Warner Bros. rolls the Critters Attack! ball to Blu-ray + DVD + Digital Copy combo pack. You'll find both discs in a blue, eco-friendly plastic case with a cardboard sleeve, featuring hungry critters. There are digital copy redemption instructions for Movies Anywhere along with a paper insert that tells you how to let Warner Bros. know your opinion on the film.
I normally walk into these low-budget digital recordings with certain expectations and standards. While the image might look like a cheap daytime soap opera, there are some notable sequences where depth, color, and detail stand out, mostly with the practical effects of the Critters. Other instances with black levels don't fare so well. Most of the time, it looks like the filmmakers are using a high-end consumer-grade video camera with a zero filmic aspect to it. It might as well be a reality show at this point. When in daylight exteriors, the colors contrast nicely with green plants and brown mountains in the background with a nice blue sky. The dark black, furry Critters who make the rich, bright red blood flow constantly are well defined and a pleasure to watch. However, when nighttime falls, the black levels are murky and it is harder to distinguish the critters in lower lit scenes, in addition to some of the darker blue colors of background items and black shadows that bleed into each other. This is also where some uninvited banding pops up as well.
The 1080p HD transfer allows for some explicit detail in well-lit scenes that bring out the fantastic practical effects to a gooey climax. Individual hairs on the Critters are abundant and bring out the dirt or blood on their fur extremely well. Their leathery mouths and sharp teeth have all the necessary intricate details as well. When these pesky aliens feed on people, the blood and guts all look realistic with whit bones and pink and red entrails. Other close-ups bring decent facial features of wrinkles and makeup blemishes on the actor's faces, while background sets and items tend to look flat. Again, when the sun is shining outside, colors and detail tend to be at their best and provide a great viewing experience, but when the sequences arrive at a visually darker tone, that's where several issues rear their ugly head.
For a low budget film, Critters Attack! has a surprisingly great lossless DTS-HD MA 5.1 track that fully utilizes the surround speakers. There is also a Dolby Digital 5.1 Spanish track as an option. If you are already paranoid that something is haunting you in your house or some animal running around through your walls, then this audio track will only confirm your theory. There are some substantial audible moments where I thought some critter was in my house moving around when one of them was rolling through a house or the bushes over the speaker system.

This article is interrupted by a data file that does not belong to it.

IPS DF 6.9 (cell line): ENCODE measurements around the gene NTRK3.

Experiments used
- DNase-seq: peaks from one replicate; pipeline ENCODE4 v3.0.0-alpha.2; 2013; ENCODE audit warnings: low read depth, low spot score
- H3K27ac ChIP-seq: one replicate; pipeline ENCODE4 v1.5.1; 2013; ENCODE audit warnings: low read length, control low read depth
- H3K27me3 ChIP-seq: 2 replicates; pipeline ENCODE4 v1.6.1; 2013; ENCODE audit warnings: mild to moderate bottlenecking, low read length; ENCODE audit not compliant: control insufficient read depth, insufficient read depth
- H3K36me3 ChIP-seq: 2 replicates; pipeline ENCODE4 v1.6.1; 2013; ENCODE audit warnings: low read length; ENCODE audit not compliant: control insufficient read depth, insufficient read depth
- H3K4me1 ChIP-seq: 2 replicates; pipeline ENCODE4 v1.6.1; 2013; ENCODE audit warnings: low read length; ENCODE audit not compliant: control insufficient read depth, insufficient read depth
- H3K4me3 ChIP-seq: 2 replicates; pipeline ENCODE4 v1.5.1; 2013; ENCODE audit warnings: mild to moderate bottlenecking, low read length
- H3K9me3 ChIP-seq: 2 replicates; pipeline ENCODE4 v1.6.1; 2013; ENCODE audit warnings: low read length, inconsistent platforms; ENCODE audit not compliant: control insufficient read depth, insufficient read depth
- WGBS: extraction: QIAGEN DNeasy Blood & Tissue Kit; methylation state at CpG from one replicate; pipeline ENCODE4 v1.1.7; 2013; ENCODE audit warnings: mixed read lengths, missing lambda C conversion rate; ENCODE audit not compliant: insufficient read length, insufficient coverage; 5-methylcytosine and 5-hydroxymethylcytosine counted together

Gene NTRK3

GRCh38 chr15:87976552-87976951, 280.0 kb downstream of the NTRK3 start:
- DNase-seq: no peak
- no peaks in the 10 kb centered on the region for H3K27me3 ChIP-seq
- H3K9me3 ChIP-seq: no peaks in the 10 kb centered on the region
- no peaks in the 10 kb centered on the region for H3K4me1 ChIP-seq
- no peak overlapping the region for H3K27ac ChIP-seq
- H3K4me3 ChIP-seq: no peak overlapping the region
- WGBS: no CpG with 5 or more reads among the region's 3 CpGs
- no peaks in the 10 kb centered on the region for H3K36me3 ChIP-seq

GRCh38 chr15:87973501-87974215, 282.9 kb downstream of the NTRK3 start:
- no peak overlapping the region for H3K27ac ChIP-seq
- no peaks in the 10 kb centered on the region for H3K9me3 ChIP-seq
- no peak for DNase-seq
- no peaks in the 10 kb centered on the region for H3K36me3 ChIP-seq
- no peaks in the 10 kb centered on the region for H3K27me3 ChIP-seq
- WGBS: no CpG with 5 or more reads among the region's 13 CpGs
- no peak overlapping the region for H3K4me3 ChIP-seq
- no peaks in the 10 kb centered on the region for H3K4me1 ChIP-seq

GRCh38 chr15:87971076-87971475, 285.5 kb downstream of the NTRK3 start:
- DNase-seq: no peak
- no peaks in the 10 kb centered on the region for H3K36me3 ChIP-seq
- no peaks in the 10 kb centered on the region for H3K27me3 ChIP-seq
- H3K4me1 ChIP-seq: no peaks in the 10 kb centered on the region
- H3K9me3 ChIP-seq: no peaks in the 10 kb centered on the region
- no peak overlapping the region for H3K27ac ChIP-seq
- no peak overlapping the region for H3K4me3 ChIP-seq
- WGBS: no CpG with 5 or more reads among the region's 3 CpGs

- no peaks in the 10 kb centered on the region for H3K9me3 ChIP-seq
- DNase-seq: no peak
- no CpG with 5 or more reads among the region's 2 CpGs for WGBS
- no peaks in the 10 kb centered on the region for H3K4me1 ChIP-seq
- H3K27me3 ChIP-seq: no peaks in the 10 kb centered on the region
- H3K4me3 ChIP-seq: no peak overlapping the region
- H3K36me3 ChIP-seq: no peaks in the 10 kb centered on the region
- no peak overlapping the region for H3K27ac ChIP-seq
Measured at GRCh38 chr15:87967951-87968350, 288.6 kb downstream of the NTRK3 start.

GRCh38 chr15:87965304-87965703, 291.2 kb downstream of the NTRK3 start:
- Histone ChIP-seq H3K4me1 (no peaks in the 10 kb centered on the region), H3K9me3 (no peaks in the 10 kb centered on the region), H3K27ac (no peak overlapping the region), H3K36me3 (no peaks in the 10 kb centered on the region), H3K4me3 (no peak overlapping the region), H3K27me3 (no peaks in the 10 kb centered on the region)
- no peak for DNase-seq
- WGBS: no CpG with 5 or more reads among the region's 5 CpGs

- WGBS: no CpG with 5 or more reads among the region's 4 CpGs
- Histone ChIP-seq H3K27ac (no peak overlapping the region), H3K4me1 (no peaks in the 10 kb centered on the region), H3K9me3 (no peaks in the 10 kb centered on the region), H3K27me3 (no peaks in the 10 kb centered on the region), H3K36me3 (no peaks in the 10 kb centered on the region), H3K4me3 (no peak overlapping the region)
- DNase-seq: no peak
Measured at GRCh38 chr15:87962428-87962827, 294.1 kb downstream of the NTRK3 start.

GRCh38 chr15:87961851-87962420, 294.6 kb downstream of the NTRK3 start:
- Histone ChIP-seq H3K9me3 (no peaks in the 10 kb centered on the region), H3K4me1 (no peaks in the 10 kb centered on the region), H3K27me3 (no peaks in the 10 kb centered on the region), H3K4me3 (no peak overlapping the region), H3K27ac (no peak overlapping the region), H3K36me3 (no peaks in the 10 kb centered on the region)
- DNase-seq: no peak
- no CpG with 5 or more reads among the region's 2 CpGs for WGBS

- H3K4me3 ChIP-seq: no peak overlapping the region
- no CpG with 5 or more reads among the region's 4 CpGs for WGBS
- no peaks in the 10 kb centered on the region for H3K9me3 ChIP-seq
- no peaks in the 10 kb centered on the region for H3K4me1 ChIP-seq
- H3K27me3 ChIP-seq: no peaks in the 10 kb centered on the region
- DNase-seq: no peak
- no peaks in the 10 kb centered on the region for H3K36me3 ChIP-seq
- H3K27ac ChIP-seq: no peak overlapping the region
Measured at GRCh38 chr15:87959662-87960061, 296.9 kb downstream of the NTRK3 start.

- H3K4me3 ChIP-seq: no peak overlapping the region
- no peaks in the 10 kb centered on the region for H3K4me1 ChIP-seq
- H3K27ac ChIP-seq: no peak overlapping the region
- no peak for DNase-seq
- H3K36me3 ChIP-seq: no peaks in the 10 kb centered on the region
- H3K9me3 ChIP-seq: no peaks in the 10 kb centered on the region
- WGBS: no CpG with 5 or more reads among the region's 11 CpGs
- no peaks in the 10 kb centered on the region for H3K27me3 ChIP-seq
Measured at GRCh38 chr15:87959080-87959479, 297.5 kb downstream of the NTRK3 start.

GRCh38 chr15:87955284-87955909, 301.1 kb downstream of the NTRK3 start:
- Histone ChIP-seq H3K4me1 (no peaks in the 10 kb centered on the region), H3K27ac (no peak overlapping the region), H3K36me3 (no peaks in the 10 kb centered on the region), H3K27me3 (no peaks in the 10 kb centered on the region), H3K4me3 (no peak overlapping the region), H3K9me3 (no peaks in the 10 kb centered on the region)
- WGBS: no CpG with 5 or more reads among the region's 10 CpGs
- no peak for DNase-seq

The Critters make intense noises through these locales, and environmental sounds are fluid and big. As these violent fur balls roll and travel to their next victim, you can hear the smooth transition from speaker to speaker. Not only that, there is a small low end of bass adding depth to the atmosphere. There were a couple of instances where the bass was on the light side of things, though, such as futuristic gun blasts and the big ball of critters that should have had a more pronounced sense of depth. It's not a huge complaint, but I thought that was lacking. Dialogue comes in clear and loud to round this audio track out, but the highlight here is the attention to sound effect positioning and directionality.
I firmly believe that these bonus features are better than the movie itself. They even got Dee Wallace in on most of the extras. I highly enjoyed the practical makeup discussions and behind-the-scenes that focused on working with these puppets, along with everyone enjoying coming back to the franchise where some Easter eggs from the original film were used here. Not to mention, commentary from an actual critter.
- Audio Commentary - This is a scene-specific commentary that is super funny. There is only one scene that has a commentary, which is a big critter fight where director Bobby Miller and the critter called Marty Krite deliver a funny blow by blow commentary. Marty Krite is not in character as the alien, but as an actor and just made me laugh through the whole thing.
- Engineering Gore: Designing Critters (HD, 8 Mins.) - The cast and crew, including Dee Wallace, discuss the practical effects, puppets, animatronics, and gore in the film. They also talk about working with the actual physical puppets and how it brought a sense of realism to the shoot. There is also some excellent behind the scenes footage here as welling the form of on-set footage and building the monsters.
- Critters: An Out-of-this-World Experience (HD, 7 Mins.) - This is more or less your EPK feature, which has some better than average interviews with the cast and crew talking about coming back to the franchise.
- The Critter Ball (HD, 2 Mins.) - The big critter ball in the film is the main focus where we find out that some of the original critters from the first film were used in this sequence.
Unfortunately, Critters Attack! doesn't quite stack up in the character or story department, none of which go anywhere or provide an exciting experience. That being said, Dee Wallace and some old school practical effects and gore make this sequel worth a watch for the franchise's hardcore fans.
The Blu-ray boasts a mixed-bag of a video presentation -- the critters look great in well-lit stations, but image quality becomes gloomy in darker territory. On the other hand, the DTS-HD 5.1 is miraculous and adds a much-needed element to an otherwise stale movie. Lastly, the few bonus features are well worth your time. Worth A Look!